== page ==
Re: Immortal Human Cells & wonderful news

Joao Pedro (
Thu, 15 Jan 1998 00:53:11 -0800


John K Clark wrote:
> Take a gene for telomerase production and a gene to turn it on and insert
> them into a sheep cell. With present techniques when you insert a gene into a
> cell it almost never finds its way to the correct place on the chromosome and
> gets expressed properly. It may take millions or billions of attempts before
> everything works correctly, but you can put trillions of cells in a test tube
> and if you also include a signaling gene for antibiotic resistance or for
> the production of a small amount of florescent dye, you can find the one
> successful cell out of billions. Then you use that cell to make a clone and
> observe if you get a cancerous sheep, an immortal sheep, or no sheep at all.
> Whatever the results of this experiment it will give us a profound lesson in
> how life works. We live in exciting times.

I'm sure that puting the telomerase gene active in adult mammals will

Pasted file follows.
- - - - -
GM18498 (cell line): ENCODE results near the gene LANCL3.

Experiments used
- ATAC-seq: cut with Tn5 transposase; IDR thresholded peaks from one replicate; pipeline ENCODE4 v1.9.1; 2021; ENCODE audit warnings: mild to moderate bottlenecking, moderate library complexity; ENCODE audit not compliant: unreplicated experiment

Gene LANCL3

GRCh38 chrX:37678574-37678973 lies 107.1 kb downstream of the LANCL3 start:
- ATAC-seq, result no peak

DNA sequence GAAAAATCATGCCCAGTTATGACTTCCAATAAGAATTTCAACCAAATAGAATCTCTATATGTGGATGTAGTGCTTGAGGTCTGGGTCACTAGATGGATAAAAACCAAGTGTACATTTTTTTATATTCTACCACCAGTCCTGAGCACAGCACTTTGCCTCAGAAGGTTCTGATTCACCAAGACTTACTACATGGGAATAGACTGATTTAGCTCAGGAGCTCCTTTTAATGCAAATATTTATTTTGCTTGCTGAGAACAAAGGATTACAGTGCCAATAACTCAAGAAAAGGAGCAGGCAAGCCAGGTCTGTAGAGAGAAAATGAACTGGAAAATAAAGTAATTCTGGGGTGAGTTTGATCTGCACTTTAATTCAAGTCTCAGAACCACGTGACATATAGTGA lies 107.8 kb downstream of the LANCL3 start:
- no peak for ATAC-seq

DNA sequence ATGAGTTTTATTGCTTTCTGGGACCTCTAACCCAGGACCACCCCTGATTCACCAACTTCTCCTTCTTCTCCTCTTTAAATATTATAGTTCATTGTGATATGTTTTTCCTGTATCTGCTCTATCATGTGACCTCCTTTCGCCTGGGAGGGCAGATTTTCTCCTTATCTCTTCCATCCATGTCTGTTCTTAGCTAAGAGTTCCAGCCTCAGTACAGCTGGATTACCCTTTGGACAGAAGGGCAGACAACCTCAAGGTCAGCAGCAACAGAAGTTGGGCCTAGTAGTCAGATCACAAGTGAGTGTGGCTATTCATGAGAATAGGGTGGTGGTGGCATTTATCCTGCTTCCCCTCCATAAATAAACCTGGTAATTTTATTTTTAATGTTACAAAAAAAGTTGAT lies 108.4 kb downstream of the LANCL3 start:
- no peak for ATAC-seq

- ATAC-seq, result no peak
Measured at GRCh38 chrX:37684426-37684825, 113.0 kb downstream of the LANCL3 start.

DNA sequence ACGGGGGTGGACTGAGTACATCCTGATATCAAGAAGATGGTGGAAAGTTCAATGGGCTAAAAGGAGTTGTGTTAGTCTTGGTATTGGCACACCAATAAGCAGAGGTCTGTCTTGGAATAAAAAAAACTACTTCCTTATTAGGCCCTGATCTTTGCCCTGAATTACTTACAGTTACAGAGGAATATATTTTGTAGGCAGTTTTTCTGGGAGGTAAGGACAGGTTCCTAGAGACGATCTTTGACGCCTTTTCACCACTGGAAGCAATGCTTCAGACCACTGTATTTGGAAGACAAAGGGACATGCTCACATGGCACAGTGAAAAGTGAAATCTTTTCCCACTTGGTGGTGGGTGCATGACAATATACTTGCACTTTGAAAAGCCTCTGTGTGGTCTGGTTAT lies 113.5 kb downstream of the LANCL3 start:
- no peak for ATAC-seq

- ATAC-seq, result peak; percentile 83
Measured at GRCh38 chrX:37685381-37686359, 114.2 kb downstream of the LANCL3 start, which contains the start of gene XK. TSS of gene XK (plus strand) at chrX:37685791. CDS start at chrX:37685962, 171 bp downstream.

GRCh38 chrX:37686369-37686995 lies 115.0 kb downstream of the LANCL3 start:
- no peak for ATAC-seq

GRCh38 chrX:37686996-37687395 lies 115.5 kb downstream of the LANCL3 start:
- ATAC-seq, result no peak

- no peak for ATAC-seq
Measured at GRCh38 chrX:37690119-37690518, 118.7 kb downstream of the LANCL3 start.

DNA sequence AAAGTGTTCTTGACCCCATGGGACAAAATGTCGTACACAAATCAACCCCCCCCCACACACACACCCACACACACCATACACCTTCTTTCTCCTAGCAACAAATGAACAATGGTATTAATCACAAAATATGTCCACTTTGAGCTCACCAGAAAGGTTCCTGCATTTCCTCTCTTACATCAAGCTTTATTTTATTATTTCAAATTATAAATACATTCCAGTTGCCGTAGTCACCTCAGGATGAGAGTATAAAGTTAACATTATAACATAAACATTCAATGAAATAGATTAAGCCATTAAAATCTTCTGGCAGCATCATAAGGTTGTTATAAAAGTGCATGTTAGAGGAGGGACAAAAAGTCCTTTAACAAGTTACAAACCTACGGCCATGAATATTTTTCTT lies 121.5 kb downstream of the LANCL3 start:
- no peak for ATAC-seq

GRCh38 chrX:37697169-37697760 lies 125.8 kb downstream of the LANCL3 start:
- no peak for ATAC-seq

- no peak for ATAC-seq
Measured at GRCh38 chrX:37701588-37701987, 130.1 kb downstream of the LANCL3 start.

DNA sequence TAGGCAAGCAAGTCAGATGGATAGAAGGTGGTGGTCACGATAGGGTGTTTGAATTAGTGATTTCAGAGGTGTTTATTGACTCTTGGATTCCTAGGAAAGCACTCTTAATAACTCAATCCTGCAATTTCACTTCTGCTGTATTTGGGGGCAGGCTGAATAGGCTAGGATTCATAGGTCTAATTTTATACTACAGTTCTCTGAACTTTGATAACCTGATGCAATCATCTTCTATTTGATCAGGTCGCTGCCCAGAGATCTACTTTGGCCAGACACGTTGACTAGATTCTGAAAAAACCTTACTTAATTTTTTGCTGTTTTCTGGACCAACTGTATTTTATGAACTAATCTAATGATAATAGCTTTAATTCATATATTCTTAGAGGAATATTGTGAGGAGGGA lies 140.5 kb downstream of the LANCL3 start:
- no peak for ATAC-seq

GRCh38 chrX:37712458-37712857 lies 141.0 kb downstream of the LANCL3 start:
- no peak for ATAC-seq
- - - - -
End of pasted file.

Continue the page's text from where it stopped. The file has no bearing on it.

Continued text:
soon follow -- if nothing unespected happens, like I propose in the
bottom of this message. Anyway, about this great experiment, I don't
want to be the skeptic of the group but I would like to remind a couple
of things: (1) certain cells that do not divide -- post-mitotic cells
like neurons -- might also age. The proof for this is that most of the
cells of the fruit fly do not divide after adulthood and yet it shows
signs of aging; (2) non-aging species also don't have telomerase and yet
they appear not to age; (3) the behaviour of the cells "in vivo" can be
completely different; (4) even that telomerase solves all our aging
problems, how are we going to make our cells produce telomerase or at
least make its genes active?

Even so, it was a very exciting discovery that can lead us towards

CurtAdams wrote:
> I remain puzzled how telomerase could
> avert the chromosomal traslocations, fissions, and fusions characteristic
> of senescing cells and wonder if the human telomerase has regulatory
> functions as well as enzymatic ones.

Here's a question for you, if our cells have the genes that code for
telomerase, why isn't it active in all cells? Could it be that
telomerase has other functions? Could it be that the genes of telomerase
code other proteins that must be inibited after cellular
differentiation? Could it be that telomerase is harmful in some tissues?

         Hasta la vista...

"Life's too short to cry, long enough to try." - Kai Hansen Reason's Triumph at: